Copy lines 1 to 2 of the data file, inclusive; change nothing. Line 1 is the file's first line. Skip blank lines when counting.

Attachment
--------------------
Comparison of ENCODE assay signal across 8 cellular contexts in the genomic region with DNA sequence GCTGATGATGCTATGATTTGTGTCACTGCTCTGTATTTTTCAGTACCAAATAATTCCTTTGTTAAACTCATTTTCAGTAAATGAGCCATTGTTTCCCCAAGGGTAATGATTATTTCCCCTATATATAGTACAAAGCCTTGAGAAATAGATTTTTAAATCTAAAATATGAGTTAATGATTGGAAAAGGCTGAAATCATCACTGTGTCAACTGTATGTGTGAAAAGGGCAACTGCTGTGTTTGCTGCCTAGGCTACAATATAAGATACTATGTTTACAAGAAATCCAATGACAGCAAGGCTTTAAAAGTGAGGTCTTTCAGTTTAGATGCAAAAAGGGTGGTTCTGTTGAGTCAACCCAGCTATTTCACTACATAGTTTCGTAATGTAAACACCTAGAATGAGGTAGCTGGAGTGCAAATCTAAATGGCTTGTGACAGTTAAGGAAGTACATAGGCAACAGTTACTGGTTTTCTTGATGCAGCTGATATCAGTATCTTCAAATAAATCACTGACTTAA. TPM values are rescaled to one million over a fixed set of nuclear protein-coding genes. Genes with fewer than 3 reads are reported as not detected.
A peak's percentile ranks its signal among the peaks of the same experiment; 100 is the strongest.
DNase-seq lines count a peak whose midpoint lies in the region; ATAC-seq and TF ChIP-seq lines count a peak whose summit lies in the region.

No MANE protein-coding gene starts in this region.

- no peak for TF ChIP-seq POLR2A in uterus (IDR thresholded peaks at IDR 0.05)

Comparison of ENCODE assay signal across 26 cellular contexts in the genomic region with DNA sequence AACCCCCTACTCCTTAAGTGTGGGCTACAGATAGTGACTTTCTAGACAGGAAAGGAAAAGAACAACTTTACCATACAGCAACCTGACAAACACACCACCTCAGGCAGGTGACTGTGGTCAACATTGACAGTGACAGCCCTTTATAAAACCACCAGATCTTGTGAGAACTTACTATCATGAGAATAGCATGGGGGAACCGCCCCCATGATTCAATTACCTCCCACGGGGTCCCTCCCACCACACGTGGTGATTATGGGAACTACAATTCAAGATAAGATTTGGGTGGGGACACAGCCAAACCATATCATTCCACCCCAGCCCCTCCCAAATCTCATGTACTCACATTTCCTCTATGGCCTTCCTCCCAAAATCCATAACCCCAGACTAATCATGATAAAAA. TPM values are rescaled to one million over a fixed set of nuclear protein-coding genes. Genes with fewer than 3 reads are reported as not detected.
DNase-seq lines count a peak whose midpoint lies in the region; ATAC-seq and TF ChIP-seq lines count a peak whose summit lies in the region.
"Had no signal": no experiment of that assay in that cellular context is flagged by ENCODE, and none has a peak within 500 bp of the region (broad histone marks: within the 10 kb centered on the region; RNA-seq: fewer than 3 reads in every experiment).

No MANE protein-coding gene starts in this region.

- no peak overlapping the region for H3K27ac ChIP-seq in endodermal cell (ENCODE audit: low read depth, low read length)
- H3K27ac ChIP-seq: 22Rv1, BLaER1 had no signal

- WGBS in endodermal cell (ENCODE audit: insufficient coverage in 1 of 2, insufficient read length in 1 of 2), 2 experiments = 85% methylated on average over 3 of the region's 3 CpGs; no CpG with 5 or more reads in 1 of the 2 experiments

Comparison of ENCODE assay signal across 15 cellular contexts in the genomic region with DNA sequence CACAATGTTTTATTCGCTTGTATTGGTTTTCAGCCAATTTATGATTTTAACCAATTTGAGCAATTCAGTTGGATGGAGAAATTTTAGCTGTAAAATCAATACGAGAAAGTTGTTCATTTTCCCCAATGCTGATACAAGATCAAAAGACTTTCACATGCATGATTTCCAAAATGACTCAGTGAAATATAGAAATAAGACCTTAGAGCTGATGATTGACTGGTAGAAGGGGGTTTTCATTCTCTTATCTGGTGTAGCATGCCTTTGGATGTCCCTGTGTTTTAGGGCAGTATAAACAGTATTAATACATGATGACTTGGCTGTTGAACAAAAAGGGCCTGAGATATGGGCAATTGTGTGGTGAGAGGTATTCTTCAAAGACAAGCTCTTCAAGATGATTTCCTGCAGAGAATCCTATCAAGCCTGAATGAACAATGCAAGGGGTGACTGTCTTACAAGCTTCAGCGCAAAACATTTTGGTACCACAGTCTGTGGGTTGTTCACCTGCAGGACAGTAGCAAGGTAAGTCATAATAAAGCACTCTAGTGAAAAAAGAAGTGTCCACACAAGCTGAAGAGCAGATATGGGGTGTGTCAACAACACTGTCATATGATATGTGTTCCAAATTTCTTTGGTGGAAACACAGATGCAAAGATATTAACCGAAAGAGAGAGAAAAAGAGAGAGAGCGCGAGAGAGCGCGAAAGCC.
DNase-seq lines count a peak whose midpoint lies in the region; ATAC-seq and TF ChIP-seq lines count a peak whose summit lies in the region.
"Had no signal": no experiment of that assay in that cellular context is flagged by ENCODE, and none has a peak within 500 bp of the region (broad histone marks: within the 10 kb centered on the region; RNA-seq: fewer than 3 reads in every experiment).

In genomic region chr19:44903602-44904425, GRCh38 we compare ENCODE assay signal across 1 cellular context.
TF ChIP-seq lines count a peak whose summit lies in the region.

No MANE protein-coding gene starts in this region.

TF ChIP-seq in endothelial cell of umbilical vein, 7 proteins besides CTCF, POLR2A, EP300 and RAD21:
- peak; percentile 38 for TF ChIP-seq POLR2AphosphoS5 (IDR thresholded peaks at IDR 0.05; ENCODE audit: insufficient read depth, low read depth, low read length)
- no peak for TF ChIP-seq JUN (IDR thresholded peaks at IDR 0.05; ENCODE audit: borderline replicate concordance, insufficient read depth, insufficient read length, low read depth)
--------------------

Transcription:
Comparison of ENCODE assay signal across 8 cellular contexts in the genomic region with DNA sequence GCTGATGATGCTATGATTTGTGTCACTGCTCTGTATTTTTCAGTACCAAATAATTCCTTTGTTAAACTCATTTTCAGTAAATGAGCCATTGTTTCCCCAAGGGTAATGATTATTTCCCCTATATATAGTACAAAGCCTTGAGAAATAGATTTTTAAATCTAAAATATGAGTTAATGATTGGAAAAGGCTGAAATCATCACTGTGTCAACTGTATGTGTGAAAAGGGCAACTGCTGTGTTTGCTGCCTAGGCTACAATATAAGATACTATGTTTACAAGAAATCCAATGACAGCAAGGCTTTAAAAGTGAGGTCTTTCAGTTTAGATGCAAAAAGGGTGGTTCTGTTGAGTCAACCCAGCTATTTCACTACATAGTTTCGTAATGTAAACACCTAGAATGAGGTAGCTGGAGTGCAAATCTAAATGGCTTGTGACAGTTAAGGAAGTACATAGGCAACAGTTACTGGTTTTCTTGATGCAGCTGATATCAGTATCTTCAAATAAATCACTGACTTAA. TPM values are rescaled to one million over a fixed set of nuclear protein-coding genes. Genes with fewer than 3 reads are reported as not detected.
A peak's percentile ranks its signal among the peaks of the same experiment; 100 is the strongest.